22 Sep 2018

More than 10 million in Yemen may face starvation - UN

8:29 pm on 22 September 2018

The United Nations aid chief says international aid agencies are losing the fight against famine in Yemen, saying the situation has deteriorated rapidly in recent weeks.

A hospital staffer looks at a Yemeni child suffering from malnutrition lying on a bed at a hospital in the northern district of Abs in the northwestern Hajjah province on September 19, 2018.

A Yemeni child suffering from malnutrition at a hospital in the northern district of Abs. Photo: AFP

Mark Lowcock has told the UN Security Council that 3.5 million people could soon be added to the 8m who already face starvation in Yemen - where a Saudi-led coalition is fighting Houthi rebels backed by Iran.

Mr Lowcock describes the situation as bleak.

"We may now be approaching a tipping point beyond which it will be impossible to prevent massive loss of life as a result of widespread famine across the country.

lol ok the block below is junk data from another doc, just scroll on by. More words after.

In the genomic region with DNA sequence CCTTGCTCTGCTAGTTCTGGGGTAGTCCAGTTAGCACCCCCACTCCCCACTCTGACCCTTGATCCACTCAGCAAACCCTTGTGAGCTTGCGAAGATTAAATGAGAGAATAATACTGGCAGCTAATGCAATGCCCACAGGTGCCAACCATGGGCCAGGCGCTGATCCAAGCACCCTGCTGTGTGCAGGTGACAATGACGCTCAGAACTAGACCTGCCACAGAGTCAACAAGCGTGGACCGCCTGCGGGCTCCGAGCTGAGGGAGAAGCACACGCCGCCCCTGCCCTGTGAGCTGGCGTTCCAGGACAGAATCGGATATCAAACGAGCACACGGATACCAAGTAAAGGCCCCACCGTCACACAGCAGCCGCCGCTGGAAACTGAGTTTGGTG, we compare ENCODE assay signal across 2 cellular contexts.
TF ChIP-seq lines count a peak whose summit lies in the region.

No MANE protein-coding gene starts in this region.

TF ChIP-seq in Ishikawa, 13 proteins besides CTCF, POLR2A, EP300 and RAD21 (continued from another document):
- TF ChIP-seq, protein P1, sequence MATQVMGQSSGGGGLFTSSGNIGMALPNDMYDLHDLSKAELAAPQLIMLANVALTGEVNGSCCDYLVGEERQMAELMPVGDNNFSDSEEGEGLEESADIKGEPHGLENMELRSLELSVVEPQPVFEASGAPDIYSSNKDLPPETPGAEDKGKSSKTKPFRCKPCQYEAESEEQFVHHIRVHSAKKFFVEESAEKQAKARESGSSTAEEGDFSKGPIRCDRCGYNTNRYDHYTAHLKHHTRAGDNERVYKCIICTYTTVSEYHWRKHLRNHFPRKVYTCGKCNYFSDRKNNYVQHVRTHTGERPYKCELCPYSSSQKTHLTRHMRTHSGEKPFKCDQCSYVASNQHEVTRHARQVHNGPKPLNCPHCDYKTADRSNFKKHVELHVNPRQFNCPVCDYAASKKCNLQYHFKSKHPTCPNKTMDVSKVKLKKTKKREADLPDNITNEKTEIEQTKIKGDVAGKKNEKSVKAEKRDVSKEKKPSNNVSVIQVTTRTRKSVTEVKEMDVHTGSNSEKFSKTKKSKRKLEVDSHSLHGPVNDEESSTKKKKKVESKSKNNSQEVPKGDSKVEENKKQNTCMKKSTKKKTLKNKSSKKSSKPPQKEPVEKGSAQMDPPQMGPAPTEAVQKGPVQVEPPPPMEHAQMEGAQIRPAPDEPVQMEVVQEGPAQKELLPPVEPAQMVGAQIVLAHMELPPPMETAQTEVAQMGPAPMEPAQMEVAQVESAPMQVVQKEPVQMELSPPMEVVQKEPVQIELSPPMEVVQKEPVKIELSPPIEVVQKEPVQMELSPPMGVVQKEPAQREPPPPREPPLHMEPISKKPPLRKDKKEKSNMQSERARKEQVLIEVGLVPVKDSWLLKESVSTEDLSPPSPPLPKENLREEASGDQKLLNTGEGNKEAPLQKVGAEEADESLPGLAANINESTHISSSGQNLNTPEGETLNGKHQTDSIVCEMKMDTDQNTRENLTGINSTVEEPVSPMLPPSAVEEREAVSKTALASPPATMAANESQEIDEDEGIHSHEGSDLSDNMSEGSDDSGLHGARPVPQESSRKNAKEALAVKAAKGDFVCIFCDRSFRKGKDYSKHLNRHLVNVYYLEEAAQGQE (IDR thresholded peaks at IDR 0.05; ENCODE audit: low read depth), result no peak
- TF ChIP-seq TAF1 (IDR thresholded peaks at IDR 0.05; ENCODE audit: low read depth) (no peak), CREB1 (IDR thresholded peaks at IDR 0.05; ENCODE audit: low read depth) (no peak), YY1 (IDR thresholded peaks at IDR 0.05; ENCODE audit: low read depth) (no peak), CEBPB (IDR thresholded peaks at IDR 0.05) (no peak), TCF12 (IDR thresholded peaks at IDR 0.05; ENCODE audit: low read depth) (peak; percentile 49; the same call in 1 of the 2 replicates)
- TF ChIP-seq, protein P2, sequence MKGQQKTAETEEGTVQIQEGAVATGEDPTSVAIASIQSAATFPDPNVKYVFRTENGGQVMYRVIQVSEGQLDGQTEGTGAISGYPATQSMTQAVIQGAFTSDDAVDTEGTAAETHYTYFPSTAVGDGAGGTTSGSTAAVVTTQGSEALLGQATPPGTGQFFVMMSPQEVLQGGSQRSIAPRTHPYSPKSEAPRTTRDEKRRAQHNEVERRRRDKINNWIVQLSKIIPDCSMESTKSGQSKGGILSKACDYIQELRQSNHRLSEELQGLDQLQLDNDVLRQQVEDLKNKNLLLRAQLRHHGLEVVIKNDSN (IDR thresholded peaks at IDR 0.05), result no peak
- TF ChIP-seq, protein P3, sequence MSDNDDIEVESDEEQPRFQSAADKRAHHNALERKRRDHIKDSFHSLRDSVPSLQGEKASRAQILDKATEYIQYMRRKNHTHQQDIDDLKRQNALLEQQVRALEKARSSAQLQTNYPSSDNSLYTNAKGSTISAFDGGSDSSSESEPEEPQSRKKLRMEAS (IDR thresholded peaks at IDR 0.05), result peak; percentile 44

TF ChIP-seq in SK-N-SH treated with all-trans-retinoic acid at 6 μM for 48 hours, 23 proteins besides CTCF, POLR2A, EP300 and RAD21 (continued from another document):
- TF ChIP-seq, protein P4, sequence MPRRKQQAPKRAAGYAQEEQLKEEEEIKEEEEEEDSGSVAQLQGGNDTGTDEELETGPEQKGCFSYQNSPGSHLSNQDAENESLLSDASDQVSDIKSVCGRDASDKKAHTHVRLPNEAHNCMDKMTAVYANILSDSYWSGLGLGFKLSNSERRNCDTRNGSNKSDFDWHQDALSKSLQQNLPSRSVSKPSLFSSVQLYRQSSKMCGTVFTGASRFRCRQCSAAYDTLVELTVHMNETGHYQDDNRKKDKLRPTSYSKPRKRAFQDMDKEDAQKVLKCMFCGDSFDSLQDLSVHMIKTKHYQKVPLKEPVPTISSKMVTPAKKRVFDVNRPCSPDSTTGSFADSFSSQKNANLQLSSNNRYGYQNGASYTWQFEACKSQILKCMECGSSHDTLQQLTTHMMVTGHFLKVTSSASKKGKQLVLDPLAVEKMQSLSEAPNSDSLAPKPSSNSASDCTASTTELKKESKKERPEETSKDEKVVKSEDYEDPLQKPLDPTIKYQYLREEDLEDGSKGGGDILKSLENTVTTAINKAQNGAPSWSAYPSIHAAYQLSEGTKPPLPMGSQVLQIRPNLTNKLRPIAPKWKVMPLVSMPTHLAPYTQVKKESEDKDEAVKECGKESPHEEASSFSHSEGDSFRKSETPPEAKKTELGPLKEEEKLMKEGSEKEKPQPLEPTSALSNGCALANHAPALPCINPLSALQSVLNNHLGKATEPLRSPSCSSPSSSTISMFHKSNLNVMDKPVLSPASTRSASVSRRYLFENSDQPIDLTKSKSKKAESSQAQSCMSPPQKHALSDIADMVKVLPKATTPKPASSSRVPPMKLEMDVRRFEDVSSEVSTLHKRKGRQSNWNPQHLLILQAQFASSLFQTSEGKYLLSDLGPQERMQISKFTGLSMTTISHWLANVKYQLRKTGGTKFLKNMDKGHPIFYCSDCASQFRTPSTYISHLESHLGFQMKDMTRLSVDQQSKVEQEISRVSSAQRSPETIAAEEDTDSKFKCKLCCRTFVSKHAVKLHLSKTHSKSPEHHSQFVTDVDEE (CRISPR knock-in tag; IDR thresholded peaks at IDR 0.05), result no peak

"We are already seeing pockets of famine-like conditions, including cases where people are eating leaves because they have no other form of sustenance."

Rising food prices and the falling value of the country's currency as a result of a civil war are putting more families at risk of food insecurity.

But another threat comes from fighting around the key port city of Hudaydah, which is the principal lifeline for almost two-thirds of the population.

The Save the Children charity says a total of 5.2m children now face famine.

Yemen has been devastated by a conflict that escalated in early 2015, when the rebel Houthi movement seized control of much of the west of the country and forced President Abdrabbuh Mansour Hadi to flee abroad.

Alarmed by the rise of a group they saw as an Iranian proxy, Saudi Arabia and eight other Arab states intervened in an attempt to restore the government. They have received logistical and intelligence support from the US, UK and France.

At least 6660 civilians have been killed and 10,563 injured in the conflict, according to the UN. Thousands more civilians have died from preventable causes, including malnutrition, disease and poor health.

The fighting and a partial blockade by the coalition have also left 22m people in need of humanitarian aid, created the world's largest food security emergency, and led to a cholera outbreak that is thought to have affected 1.1m people.


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